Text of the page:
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Phyllis Bramson

The Renaissance Society

Phyllis Bramson straddles two worlds that are far apart, her private domestic life and the public, artistic one. She engages in a balancing act while juggling responsibilities. She has to bend over backward to make these ends meet. These are the postures that the women in her paintings also assume.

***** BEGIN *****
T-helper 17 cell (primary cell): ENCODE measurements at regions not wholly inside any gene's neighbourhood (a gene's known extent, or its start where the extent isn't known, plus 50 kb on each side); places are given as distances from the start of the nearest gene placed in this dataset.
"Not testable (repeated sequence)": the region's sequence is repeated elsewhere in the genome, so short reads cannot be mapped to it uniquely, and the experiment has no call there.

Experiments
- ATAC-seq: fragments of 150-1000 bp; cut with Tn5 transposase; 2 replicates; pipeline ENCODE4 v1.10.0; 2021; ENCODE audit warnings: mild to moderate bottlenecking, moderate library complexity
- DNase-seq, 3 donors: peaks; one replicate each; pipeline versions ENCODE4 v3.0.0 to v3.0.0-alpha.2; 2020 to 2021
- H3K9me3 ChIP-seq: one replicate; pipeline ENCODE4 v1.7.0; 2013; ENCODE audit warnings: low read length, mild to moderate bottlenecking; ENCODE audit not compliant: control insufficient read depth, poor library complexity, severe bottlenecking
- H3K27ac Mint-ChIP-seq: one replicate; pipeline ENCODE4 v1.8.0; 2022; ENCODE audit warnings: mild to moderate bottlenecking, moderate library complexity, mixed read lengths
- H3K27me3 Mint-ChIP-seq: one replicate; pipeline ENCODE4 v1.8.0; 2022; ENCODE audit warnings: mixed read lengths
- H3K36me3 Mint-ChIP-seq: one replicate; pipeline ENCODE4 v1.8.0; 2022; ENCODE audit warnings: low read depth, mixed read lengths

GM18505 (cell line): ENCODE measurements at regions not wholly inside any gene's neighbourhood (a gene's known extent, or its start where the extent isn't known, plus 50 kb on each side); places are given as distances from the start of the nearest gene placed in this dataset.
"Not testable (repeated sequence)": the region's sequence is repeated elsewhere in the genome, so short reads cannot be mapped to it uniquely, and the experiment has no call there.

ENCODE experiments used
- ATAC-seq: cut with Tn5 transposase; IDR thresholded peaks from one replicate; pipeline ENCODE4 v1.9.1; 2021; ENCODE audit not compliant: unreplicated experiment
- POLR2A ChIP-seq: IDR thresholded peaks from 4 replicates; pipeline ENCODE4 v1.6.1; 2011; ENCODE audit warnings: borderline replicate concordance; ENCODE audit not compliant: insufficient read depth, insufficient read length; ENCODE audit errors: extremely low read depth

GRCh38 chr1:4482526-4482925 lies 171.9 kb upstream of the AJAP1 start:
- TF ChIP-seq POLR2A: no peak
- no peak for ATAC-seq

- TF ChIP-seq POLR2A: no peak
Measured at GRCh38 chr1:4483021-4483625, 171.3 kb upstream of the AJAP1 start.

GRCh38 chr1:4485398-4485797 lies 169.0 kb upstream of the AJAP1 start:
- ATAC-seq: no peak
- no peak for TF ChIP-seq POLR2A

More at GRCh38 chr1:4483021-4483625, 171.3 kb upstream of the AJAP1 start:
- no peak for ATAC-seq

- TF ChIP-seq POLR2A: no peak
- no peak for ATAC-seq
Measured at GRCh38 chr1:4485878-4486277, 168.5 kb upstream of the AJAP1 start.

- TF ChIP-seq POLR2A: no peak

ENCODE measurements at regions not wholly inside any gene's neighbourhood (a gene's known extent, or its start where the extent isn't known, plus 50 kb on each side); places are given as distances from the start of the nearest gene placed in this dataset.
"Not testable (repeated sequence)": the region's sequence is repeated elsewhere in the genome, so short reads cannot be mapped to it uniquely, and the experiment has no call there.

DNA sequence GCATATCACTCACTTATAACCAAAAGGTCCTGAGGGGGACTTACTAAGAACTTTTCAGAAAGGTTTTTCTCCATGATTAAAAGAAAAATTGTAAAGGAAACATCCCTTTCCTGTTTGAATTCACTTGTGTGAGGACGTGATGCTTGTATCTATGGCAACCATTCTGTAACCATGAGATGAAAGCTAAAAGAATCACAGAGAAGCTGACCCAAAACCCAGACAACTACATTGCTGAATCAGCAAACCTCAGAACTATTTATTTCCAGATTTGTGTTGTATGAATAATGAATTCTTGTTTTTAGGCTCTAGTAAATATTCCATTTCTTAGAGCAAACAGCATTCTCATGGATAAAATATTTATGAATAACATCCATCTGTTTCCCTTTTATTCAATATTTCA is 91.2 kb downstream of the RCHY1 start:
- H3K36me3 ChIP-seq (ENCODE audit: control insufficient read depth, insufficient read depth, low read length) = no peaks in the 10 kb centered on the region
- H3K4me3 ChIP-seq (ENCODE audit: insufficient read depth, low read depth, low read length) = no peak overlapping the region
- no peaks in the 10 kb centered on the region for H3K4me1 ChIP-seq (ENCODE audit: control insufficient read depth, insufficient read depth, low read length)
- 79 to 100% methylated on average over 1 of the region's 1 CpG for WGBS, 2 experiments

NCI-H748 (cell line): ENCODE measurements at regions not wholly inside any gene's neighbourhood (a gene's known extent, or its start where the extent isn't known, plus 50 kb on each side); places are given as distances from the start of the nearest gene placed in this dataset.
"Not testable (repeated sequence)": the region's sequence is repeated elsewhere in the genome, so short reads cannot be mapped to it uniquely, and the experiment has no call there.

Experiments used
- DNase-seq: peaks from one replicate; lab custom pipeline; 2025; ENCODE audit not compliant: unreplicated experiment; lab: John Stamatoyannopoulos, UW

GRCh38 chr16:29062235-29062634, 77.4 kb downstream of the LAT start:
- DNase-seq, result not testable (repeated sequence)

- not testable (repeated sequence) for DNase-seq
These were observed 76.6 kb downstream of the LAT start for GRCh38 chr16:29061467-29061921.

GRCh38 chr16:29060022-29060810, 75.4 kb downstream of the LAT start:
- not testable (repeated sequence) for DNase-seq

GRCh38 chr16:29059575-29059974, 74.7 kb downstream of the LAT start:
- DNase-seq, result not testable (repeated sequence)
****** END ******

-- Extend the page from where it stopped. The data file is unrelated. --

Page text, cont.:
In the earliest pieces this retrospective contained, which were done over a decade ago, Bramson seems to have been searching here, there, and everywhere for her style. She left behind one experiment after another, the way someone searching for the right pair of gloves might leave behind rooms full of disordered drawers because he or she is late for an important appointment. But gradually, out of the welter of images and emotions, a central drama—or perhaps it’s a vaudeville or circus act—began to take shape. Just what kind of theater it is isn’t important. I think Bramson feels that she has gained

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